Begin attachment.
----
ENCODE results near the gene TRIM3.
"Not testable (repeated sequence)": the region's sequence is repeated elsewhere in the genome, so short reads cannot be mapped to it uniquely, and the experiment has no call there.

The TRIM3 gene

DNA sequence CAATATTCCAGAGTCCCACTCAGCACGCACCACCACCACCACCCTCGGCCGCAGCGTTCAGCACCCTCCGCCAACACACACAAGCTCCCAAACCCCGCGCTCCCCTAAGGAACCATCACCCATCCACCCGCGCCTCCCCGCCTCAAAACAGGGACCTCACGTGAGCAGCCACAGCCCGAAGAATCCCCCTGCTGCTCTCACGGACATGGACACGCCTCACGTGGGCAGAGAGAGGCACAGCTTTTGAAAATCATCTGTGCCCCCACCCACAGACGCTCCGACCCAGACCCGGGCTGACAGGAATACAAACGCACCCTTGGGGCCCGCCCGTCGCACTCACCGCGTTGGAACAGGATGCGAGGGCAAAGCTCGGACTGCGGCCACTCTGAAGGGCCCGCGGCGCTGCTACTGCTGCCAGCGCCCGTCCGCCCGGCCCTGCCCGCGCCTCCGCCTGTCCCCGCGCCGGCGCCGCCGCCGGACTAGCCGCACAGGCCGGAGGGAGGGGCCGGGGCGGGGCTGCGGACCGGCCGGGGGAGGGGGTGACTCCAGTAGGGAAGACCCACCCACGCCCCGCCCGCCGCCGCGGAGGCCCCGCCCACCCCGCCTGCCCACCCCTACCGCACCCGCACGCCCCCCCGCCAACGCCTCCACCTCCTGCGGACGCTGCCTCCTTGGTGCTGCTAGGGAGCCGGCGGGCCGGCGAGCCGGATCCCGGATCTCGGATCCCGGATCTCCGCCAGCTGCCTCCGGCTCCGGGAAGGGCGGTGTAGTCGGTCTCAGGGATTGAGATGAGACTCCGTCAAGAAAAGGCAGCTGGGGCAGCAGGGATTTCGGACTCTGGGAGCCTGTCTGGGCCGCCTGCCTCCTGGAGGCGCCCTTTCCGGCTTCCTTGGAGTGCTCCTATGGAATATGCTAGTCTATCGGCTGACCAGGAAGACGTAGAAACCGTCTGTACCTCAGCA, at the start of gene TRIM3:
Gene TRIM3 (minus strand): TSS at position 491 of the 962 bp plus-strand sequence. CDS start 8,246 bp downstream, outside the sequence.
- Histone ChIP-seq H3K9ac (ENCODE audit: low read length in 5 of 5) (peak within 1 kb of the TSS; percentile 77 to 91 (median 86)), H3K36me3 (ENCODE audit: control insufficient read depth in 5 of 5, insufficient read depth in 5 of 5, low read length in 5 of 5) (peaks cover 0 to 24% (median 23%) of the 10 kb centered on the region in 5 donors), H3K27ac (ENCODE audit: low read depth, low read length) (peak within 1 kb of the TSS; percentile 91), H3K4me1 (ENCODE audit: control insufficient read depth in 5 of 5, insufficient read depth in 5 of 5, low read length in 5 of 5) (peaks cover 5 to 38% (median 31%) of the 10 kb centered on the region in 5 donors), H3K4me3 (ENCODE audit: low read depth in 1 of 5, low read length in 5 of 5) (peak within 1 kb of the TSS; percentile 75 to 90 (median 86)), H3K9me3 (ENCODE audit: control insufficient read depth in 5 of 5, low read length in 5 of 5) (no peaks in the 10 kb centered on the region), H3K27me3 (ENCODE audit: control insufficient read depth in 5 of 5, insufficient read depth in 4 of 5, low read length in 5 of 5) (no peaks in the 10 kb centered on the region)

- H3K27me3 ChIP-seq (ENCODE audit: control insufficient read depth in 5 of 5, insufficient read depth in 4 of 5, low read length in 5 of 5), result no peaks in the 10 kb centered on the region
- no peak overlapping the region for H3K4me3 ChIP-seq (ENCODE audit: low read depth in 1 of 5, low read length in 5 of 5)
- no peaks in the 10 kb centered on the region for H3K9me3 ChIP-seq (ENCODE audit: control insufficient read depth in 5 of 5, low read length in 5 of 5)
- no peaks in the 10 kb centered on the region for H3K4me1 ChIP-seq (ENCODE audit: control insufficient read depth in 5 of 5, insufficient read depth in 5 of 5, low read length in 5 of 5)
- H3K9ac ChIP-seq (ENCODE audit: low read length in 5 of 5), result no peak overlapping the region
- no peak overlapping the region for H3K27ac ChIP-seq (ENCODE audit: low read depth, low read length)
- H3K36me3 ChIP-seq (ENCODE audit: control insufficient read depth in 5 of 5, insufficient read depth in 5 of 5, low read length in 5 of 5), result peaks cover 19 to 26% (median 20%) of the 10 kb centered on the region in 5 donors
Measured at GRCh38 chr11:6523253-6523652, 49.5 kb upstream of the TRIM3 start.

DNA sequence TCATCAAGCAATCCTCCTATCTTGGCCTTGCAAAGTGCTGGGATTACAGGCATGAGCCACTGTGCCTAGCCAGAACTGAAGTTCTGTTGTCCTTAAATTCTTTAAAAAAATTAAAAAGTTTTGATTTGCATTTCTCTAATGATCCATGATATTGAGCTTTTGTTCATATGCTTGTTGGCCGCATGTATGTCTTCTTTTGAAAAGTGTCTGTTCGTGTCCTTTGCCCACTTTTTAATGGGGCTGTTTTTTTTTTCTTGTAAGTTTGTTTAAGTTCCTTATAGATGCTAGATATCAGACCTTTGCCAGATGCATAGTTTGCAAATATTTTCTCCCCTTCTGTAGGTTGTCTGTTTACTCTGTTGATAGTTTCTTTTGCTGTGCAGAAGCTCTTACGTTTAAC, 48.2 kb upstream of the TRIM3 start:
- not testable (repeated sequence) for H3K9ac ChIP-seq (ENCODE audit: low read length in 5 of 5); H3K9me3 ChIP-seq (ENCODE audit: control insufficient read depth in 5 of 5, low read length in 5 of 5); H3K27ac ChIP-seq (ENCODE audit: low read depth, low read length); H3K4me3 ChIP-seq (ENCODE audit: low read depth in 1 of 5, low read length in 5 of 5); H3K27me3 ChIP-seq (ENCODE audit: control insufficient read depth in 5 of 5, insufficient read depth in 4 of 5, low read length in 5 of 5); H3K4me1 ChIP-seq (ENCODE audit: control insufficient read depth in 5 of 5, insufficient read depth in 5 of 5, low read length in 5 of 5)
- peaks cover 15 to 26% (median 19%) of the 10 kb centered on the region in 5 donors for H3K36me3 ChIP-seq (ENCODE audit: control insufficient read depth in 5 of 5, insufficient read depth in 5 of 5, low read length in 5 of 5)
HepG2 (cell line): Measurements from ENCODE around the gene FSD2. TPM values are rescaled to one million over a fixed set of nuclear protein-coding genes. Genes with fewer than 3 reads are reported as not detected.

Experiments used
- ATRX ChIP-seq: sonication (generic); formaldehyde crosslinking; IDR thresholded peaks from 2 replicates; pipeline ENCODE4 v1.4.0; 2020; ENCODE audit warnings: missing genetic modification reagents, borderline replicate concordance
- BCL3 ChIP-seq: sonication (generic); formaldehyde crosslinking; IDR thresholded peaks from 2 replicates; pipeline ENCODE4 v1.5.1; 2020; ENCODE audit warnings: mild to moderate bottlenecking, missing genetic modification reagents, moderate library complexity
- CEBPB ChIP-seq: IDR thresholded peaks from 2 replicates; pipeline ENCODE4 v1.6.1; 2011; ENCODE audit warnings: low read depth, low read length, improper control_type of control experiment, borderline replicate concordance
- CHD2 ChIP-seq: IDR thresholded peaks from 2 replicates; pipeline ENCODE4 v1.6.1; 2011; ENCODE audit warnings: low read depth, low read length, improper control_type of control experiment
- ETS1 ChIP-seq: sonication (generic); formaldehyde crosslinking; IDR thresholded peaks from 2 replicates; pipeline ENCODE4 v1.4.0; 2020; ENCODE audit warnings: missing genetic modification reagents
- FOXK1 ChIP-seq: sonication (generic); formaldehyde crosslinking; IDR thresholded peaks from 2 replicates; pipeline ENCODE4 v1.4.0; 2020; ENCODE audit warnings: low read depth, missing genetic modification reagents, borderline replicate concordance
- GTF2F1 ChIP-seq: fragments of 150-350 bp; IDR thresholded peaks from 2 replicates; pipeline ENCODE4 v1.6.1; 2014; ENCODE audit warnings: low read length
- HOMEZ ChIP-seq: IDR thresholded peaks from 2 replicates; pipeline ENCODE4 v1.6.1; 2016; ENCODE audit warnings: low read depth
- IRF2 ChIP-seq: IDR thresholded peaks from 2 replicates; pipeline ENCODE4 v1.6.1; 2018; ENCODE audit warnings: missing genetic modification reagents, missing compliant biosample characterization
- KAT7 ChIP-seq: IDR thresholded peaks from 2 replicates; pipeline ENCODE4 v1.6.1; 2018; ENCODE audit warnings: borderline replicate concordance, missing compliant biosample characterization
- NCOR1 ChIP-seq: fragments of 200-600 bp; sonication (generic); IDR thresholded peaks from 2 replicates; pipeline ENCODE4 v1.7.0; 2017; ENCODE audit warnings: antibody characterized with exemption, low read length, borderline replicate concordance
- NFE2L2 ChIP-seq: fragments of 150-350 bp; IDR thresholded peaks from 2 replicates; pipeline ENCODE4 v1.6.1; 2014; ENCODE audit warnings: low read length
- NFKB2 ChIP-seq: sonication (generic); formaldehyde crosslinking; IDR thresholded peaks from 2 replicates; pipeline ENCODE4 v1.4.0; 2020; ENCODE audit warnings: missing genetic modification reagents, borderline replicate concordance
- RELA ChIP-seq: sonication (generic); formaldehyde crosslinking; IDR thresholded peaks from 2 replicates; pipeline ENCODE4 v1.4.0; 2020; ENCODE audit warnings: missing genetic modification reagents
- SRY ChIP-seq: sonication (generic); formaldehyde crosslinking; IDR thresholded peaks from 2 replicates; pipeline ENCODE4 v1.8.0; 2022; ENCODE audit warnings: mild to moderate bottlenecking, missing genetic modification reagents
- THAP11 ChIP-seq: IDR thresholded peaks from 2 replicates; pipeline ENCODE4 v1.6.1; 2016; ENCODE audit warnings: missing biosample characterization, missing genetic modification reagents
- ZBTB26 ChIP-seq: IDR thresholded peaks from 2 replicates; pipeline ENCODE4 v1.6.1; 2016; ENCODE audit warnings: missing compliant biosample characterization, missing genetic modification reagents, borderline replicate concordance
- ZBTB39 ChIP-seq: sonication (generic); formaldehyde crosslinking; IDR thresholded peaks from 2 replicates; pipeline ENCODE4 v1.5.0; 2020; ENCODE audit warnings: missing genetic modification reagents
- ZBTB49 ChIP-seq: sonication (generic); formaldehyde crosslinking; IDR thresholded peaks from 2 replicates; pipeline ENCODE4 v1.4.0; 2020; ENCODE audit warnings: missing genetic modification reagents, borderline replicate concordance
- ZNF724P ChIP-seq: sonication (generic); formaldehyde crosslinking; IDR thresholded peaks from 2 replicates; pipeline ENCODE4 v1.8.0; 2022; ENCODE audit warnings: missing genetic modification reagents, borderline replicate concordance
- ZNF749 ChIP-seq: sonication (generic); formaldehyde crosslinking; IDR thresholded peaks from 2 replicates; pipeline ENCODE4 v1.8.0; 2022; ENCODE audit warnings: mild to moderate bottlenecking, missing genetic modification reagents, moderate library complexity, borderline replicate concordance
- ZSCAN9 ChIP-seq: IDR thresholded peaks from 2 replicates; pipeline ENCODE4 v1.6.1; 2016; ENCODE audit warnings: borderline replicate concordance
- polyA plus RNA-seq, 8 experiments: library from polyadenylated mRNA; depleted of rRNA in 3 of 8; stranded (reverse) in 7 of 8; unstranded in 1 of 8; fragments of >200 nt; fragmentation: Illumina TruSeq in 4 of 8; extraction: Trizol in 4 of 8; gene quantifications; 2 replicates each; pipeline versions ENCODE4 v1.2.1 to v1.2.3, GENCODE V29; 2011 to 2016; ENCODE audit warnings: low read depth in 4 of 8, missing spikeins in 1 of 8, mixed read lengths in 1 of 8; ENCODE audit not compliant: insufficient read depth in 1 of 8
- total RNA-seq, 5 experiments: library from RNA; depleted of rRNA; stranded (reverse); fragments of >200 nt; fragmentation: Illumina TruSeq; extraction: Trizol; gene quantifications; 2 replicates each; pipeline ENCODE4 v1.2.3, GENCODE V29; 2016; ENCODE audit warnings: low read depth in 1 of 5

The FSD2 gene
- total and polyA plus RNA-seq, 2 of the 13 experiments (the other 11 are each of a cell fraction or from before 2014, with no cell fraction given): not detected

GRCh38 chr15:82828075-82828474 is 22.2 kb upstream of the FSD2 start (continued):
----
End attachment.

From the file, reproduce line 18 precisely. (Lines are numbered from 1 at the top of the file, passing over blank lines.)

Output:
HepG2 (cell line): Measurements from ENCODE around the gene FSD2. TPM values are rescaled to one million over a fixed set of nuclear protein-coding genes. Genes with fewer than 3 reads are reported as not detected.